The Disabled Boat

Steve Gunther-Murphy

Drifting on the sea of disease
in a cardboard boat,

never knowing when the slash
of a spinal eel
will lunge from its coral-bone cave
and cut through
the threads
of a once dancing ankle
or the push of a thigh
singing race or run.

Waiting without wanting–
as the slap of a wave
against the paper-thin stern
then bow
brings on the storm
that pummels every movement
until you slip into a coma of the wind;

your sails ripped from the mainstay
and the tar between the rails
yelling like the death of a two-year-old child.

You wake weeks 
and notice
that your keel is gone;

your body shakes like a rock cod against
the pith of the boat’s floor
with the hook deep in your gill;
making you talk in slow motion
and without air.

Who wants to live this life
of a shadow fish,
pulled from the depths of who you were
and gutted of simple motions
or the ability to sing glee from your gullet?

This is not the space I am.

This is not the blue snap of yesterday
that burst forth from my mother’s womb
like an iris
on an island of moss rock.

About the poet:

Steve Gunther-Murphy works in IT Healthcare at Kaiser Permanente in Oakland, California. He’s been writing poetry since the seventh grade, has had works published in a variety of magazines and poetry journals and has given poetry readings in Hawaii, Colorado and California. “The muse tends to find me at all hours of the day and night and in all locations, so I have carried a poetry journal with me for over thirty years. I’m married, with two daughters. One is in her second year of veterinary school at UC Davis; the other works for a Boston healthcare nonprofit. My wife is a marriage and family therapist. Among the four of us, we engage some part of the earth’s, animals’ and human beings’ health, inside and out.”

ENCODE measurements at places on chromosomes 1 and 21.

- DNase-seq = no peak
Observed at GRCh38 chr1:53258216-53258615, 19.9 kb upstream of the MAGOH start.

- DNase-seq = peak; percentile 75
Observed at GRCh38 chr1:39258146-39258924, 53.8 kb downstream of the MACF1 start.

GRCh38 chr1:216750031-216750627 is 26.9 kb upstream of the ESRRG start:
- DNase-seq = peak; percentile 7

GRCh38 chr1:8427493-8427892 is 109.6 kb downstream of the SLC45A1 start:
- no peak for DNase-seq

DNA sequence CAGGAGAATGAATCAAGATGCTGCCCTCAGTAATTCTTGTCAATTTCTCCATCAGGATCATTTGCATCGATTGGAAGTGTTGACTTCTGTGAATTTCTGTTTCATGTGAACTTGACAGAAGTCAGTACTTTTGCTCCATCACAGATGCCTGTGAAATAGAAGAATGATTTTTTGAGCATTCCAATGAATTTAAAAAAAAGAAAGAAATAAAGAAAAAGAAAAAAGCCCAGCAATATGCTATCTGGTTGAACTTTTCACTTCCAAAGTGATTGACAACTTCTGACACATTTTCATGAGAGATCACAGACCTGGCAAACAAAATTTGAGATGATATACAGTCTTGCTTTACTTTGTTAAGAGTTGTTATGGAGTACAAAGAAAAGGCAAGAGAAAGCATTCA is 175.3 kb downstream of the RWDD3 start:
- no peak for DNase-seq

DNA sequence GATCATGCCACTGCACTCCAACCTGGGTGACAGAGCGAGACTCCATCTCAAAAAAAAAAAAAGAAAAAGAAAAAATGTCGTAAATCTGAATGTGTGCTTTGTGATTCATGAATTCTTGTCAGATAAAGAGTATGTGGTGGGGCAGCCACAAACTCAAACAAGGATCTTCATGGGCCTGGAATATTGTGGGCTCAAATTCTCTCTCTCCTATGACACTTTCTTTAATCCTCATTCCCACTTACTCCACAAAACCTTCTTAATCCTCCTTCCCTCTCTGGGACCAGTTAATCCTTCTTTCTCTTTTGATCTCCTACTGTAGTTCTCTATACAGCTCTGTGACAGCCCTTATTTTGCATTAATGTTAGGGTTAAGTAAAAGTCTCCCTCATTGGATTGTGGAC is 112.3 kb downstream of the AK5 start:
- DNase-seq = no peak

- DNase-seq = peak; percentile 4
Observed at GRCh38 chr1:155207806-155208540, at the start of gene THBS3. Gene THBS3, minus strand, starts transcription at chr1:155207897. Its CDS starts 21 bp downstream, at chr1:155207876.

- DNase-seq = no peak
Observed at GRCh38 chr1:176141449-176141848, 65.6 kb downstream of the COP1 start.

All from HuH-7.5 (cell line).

About the poem: 

“Some time ago, an unusual heart virus forced me to stop my regular activities–biking, hiking, surfing, gardening and even basic housekeeping–for more than a year. All I could do besides my day-to-day work was to rest, eat and sleep. I fell into a dark well. While I was there, this poem rose to the surface. And when I came back, I realized that I wanted to dedicate the poem to two friends. One is Teresa Harris, a former athletic star who was disabled in her prime by debilitating arthritis and fibromyalgia and who inspires me by nonetheless letting the sunlight deep in her heart shine through her life. The other friend is Ellen Case, an avid and energetic bike rider who was struck by multiple sclerosis and yet still manages to grow garden flowers inside and outside and to keep going.”

Poetry editors: 

Judy Schaefer and Johanna Shapiro

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